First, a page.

T.F. Okanlawon1, O.R. Eyelade1, A.A. Adebiyi2
- Department of Anaesthesia, College of Medicine, University of Ibadan/University College Hospital, Ibadan,
- Department of Medicine, College of Medicine, University of Ibadan/ University College Hospital, Ibadan, Nigeria
Background: Hypotension is a common complication of spinal anaesthesia and occurs due to the sympatholytic effect of local anaesthesia on the cardiovascular system and consequence effects on the autonomic nervous system. Heart rate variability (HRV) is currently a well-known predictive tool for hypotension and the commonly associated bradycardia.
Objective: To evaluate the relationship between preoperative measured HRV and hypotension with bradycardia among patients undergoing elective surgeries under spinal anaesthesia.
Method: Eighty-four patients aged between 18 and 65 years were recruited. HRV measurements were taken immediately after electrocardiographic (ECG) tracing according to the North American Society for Pacing and Electrophysiology (NASPE). Pre and intraoperative heart rate (HR), systolic and diastolic blood pressure and mean arterial blood pressure were monitored and recorded every 5 minutes from induction of spinal anaesthesia till the end of surgery. Multivariate analysis was used to determine the association between development of hypotension, bradycardia and age, systolic and diastolic blood pressure and Heart Rate Variability in the low frequency (LF) and high Frequency (HF) domains.
Results: Hypotension occurred in 55 patients (65.5%). Age (p= 0.015), base line systolic blood pressure (p=0.003) and base line diastolic pressure (p=0.027) were significantly associated with the development of hypotension. Low frequency (LF) was significantly associated with the development of hypotension, while high frequency (HF) was significantly associated with bradycardia.
Conclusion: Heart rate variability was useful in predicting development of hypotension and bradycardia in patient undergoing elective surgery under spinal anaesthesia.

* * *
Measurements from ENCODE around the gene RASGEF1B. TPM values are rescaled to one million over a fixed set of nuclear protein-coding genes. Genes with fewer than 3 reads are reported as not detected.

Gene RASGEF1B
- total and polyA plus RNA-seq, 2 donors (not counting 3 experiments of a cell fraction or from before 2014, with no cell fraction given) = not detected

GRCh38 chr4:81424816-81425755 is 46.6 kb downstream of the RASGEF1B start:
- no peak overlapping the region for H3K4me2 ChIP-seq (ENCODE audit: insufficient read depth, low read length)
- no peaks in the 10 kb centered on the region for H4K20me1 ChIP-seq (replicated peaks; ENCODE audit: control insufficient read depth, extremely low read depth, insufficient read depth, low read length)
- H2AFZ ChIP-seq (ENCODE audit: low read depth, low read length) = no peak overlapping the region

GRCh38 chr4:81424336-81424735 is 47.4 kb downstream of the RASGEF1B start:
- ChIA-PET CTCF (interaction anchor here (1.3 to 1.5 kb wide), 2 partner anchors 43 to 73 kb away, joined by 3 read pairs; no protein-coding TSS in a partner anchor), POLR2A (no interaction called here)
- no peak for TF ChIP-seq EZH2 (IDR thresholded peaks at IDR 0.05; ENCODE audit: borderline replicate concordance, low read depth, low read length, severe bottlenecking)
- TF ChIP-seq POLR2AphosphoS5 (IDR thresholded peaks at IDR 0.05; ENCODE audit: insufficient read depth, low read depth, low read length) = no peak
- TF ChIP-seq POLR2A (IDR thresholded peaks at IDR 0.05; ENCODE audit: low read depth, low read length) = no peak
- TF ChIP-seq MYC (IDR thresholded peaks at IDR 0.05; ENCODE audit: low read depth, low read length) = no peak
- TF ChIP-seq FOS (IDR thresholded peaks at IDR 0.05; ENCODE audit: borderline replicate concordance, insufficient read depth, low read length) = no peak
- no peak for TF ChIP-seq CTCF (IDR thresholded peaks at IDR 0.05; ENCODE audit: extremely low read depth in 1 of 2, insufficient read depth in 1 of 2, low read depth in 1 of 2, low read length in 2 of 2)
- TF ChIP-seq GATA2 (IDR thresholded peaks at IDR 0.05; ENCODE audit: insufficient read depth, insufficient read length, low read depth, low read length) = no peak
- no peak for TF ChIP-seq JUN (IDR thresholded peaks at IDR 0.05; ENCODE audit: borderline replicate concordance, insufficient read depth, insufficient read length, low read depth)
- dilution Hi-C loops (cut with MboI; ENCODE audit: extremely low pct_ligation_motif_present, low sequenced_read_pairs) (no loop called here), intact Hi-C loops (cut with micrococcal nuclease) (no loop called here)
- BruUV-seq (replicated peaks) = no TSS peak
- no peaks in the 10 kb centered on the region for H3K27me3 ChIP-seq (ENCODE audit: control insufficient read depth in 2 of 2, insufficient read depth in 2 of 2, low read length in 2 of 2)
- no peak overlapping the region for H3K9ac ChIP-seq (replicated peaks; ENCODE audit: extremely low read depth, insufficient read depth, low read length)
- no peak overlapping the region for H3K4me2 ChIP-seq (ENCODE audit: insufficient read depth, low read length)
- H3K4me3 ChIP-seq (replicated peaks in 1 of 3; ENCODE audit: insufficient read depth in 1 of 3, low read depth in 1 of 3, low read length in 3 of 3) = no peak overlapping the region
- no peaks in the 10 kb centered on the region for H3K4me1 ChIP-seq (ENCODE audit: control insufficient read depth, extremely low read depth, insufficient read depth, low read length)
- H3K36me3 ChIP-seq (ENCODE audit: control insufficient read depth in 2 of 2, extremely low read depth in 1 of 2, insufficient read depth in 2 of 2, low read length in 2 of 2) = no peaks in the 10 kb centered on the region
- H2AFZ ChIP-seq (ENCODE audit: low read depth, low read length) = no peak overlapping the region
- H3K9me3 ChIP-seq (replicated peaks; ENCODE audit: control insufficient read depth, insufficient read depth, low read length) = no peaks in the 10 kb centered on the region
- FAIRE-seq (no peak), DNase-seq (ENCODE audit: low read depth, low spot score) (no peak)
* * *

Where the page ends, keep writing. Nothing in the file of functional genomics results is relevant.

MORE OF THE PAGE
Keywords : Spinal anaesthesia, Heart rate variability, Spinal hypotension, Bradycardia
Dr. O.R EYELADE
Department of Anaesthesia
University College Hospital/
University of Ibadan
Email: email@example.com or
Date of Acceptance: 31st Dec.,
Hypotension is a common and severe complication of spinal anaesthesia. It is a physiological response of the cardiovascular system to the sympatholytic effect of the local anaesthetic agent used and it occurs in a third of all patients undergoing spinal anaesthesia.1
Decrease in systemic vascular resistance precedes the onset of hypotension that usually develops rapidly within the first 5-20 minutes of induction of spinal anaesthesia and this period is considered the most critical period for the patient.2
The definition of spinal hypotension varies according to the criteria used. Using the Mean Arterial Blood Pressure (MAP), it has been defined as a decrease in MAP more than 30% from the baseline.3,4 Based on the systolic blood pressure, it has been defined as systolic blood pressure < 90 mmHg while bradycardia was defined as a heart rate less than 60 beats per minute.2 Bradycardia usually occurs within 5 -20 minutes of spinal anaesthesia, though it may occur much later in some patients
The risk factors that have been identified to be associated with higher incidence of hypotension and bradycardia includes age, weight, BMI, amount of colloid infusion given before puncture, chronic alcohol consumption, American Society of Anesthesiologist (ASA) physical status, preoperative history of hypertension, long term antihypertensive therapy, and frequency of puncture.2,3,5
In an attempt to reduce the occurrence and severity of hypotension and bradycardia in patients undergoing spinal anaesthesia, recent research efforts have been to predict the occurrence of spinal induced hypotension and bradycardia preoperatively.5The ability to predict the occurrence and severity of spinal induced hypotension will enable adequate preoperative preparation and will potentially help in reducing the incidence of hypotension. It would also lead to improved outcome for patients managed for hypotension.5, 6
The difference between a person’s lowest and highest heart rate is a reflection of the heart rate variability.7-9 Unlike the heart rate that can be calculated by counting the pulse, electrocardiography is the gold standard for measuring Heart Rate Variability (HRV).8,10
Heart rate variability (HRV) is a very good measure of the efficiency and performance of the cardiovascular system.9,11,12 Low HRV is indicative of reduced parasympathetic cardiac control and has been associated with disorders ranging from diabetes mellitus to sleep problems, as well as difficulty regulating emotions. Determination of the HRV preoperatively may therefore be a useful tool in predicting the occurrence of hemodynamic events, especially in high risk patients who are at risk of severe perioperative complications. This study was carried out to preoperatively determine the relationship between the incidence of post spinal hypotension and bradycardia in patients using preoperative assessment of heart rate variability parameters